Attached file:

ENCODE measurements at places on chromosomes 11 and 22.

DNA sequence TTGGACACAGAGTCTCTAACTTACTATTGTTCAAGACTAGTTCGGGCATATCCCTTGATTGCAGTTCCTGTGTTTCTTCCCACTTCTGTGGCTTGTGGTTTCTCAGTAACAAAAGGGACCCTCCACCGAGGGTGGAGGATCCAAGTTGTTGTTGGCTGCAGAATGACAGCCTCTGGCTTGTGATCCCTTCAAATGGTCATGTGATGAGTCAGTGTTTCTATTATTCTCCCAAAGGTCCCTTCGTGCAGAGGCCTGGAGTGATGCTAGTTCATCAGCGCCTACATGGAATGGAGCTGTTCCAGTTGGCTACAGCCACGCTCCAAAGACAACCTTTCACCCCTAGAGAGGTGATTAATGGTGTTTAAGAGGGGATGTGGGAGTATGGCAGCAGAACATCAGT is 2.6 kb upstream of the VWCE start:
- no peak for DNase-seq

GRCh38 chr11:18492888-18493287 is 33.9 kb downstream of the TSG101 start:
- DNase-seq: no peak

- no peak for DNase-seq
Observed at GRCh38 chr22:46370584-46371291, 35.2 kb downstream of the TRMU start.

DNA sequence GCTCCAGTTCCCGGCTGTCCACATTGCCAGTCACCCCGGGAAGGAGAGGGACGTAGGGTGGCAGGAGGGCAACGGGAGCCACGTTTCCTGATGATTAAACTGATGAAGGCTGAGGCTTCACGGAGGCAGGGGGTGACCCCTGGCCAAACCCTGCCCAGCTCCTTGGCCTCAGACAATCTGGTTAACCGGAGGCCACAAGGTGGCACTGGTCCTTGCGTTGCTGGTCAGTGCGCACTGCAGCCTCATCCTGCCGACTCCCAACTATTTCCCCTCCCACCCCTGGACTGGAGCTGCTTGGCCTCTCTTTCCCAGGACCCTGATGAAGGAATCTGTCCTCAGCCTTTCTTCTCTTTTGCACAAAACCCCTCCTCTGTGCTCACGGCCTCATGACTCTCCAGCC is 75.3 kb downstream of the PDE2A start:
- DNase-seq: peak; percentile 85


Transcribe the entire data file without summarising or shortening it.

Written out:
ENCODE measurements at places on chromosomes 11 and 22.

DNA sequence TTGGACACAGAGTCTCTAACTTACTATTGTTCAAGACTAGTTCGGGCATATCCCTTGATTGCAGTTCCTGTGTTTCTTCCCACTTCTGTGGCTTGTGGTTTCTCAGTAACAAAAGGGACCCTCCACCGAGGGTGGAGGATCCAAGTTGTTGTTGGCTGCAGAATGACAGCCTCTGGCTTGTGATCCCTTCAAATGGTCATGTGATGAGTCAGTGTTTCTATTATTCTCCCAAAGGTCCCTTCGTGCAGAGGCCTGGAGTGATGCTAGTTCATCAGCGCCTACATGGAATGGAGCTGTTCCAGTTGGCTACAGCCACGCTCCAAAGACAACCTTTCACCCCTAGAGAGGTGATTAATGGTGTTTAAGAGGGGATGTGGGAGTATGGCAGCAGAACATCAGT is 2.6 kb upstream of the VWCE start:
- no peak for DNase-seq

GRCh38 chr11:18492888-18493287 is 33.9 kb downstream of the TSG101 start:
- DNase-seq: no peak

- no peak for DNase-seq
Observed at GRCh38 chr22:46370584-46371291, 35.2 kb downstream of the TRMU start.

DNA sequence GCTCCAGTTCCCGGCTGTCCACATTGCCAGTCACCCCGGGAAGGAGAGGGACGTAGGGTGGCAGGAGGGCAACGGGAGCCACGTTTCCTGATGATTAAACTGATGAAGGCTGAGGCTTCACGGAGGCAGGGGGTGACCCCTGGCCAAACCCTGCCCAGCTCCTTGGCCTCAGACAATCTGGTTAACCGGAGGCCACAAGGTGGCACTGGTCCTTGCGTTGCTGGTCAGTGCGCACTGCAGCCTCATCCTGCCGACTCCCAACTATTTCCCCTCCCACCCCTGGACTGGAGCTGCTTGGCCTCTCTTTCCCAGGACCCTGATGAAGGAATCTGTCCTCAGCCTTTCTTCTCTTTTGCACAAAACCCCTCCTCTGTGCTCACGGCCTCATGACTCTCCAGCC is 75.3 kb downstream of the PDE2A start:
- DNase-seq: peak; percentile 85